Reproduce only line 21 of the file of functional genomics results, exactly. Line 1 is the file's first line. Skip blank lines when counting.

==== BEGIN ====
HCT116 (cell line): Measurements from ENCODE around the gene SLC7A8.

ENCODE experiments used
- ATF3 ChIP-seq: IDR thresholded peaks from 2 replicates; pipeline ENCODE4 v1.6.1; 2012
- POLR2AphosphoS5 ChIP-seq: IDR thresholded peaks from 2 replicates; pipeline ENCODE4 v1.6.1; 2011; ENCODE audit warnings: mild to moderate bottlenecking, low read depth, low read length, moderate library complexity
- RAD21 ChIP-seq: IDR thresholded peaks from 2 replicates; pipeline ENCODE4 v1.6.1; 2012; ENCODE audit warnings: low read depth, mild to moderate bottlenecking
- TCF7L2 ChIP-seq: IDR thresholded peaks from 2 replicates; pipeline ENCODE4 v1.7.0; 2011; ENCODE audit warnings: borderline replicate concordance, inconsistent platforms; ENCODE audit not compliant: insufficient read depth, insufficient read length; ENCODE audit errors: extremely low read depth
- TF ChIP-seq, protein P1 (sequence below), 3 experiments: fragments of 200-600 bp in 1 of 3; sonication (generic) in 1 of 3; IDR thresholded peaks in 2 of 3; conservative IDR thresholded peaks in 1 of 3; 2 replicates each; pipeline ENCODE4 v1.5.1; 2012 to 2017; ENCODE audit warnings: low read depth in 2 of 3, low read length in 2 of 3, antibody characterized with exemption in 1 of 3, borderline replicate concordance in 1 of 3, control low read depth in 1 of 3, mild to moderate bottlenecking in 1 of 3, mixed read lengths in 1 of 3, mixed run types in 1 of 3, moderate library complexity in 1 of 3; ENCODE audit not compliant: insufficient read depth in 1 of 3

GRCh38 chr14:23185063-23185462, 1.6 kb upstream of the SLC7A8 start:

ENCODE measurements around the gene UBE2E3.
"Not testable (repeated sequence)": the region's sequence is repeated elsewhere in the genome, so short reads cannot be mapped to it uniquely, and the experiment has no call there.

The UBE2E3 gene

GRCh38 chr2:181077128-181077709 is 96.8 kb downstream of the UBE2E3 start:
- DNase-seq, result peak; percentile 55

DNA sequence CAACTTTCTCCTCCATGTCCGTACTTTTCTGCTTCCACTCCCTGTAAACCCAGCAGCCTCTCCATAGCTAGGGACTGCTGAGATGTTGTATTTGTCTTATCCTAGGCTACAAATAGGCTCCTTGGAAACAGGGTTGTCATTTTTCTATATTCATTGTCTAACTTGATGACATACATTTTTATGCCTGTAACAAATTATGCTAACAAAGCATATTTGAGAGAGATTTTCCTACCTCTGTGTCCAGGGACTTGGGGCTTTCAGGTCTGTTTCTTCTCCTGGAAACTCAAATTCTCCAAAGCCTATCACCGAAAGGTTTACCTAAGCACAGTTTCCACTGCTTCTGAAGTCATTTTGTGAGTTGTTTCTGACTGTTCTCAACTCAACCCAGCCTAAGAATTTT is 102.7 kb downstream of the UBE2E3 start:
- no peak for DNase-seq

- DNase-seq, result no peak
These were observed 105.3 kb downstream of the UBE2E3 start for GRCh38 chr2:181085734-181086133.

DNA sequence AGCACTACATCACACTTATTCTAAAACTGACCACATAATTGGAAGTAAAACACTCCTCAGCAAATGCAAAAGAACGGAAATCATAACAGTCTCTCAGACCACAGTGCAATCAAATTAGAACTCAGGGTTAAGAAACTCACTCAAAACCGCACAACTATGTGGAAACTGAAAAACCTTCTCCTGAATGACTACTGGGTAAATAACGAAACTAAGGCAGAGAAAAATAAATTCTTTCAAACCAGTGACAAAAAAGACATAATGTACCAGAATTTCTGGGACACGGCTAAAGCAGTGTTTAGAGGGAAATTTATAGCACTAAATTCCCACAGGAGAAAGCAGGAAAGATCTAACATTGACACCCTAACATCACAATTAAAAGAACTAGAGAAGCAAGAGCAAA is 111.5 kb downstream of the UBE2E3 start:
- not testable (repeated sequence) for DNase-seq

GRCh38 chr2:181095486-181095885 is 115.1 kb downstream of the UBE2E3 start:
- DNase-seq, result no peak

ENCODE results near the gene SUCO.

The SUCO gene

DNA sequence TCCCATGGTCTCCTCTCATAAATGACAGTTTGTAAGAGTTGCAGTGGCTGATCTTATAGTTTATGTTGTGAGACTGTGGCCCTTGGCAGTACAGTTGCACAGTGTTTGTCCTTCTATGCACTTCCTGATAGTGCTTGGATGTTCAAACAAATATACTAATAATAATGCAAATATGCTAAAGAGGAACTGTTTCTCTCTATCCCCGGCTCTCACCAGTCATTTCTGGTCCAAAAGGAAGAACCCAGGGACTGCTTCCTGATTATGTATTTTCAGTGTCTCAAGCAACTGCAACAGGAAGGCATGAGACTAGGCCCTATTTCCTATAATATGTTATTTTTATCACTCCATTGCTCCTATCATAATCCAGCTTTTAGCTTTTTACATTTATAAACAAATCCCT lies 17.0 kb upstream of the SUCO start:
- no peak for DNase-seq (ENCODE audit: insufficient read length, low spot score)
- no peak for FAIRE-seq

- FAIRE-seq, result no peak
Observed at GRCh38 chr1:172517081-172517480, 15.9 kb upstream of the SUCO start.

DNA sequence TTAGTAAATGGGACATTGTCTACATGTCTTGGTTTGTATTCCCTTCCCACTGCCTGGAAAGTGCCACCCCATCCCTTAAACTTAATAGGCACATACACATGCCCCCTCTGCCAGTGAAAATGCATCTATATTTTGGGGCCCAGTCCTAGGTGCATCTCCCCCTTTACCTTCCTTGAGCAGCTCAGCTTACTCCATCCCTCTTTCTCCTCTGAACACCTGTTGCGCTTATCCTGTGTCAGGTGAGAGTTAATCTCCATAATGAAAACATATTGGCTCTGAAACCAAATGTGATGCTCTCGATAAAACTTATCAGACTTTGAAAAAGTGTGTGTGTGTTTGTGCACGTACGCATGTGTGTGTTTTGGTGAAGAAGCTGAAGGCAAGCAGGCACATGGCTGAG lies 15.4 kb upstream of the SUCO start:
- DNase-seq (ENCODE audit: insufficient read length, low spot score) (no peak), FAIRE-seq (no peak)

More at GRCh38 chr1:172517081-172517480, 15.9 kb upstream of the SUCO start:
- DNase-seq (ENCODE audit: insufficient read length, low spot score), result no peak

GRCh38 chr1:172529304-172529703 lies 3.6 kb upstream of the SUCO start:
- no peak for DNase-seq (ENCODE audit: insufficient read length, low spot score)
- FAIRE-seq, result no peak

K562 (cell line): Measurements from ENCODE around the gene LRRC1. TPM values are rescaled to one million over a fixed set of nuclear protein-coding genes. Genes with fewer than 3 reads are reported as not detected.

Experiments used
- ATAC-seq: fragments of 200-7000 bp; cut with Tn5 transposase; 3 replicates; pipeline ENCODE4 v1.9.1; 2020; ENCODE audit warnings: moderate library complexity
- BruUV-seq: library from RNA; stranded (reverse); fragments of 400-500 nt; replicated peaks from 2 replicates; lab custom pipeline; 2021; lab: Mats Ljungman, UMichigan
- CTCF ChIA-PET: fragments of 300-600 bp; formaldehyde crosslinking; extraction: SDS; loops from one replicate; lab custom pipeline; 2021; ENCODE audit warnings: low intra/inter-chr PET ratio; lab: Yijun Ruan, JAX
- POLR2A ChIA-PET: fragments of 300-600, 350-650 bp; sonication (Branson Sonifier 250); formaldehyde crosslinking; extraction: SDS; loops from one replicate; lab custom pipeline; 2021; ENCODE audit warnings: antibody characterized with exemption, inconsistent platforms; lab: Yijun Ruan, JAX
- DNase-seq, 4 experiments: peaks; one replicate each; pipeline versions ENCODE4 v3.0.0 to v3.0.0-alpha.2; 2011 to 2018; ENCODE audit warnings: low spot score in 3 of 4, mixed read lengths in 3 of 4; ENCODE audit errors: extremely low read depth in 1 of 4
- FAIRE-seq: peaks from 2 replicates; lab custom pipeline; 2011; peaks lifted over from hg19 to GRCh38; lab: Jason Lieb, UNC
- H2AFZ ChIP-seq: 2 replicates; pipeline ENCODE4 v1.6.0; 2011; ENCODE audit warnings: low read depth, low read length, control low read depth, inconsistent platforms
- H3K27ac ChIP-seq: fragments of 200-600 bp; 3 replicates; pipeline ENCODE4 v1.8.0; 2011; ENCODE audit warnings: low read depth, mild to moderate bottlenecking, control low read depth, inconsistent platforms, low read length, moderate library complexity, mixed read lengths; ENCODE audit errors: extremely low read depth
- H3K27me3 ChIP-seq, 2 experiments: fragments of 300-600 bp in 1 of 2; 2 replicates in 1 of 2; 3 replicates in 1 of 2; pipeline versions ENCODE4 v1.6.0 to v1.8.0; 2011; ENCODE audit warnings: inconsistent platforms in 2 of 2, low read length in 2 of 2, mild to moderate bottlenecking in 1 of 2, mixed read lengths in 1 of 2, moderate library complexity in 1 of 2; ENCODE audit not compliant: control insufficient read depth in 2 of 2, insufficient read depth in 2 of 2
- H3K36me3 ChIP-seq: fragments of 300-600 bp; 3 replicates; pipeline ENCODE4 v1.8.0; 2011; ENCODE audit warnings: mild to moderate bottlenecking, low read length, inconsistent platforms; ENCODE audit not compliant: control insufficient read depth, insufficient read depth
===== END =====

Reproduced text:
- DNase-seq, result no peak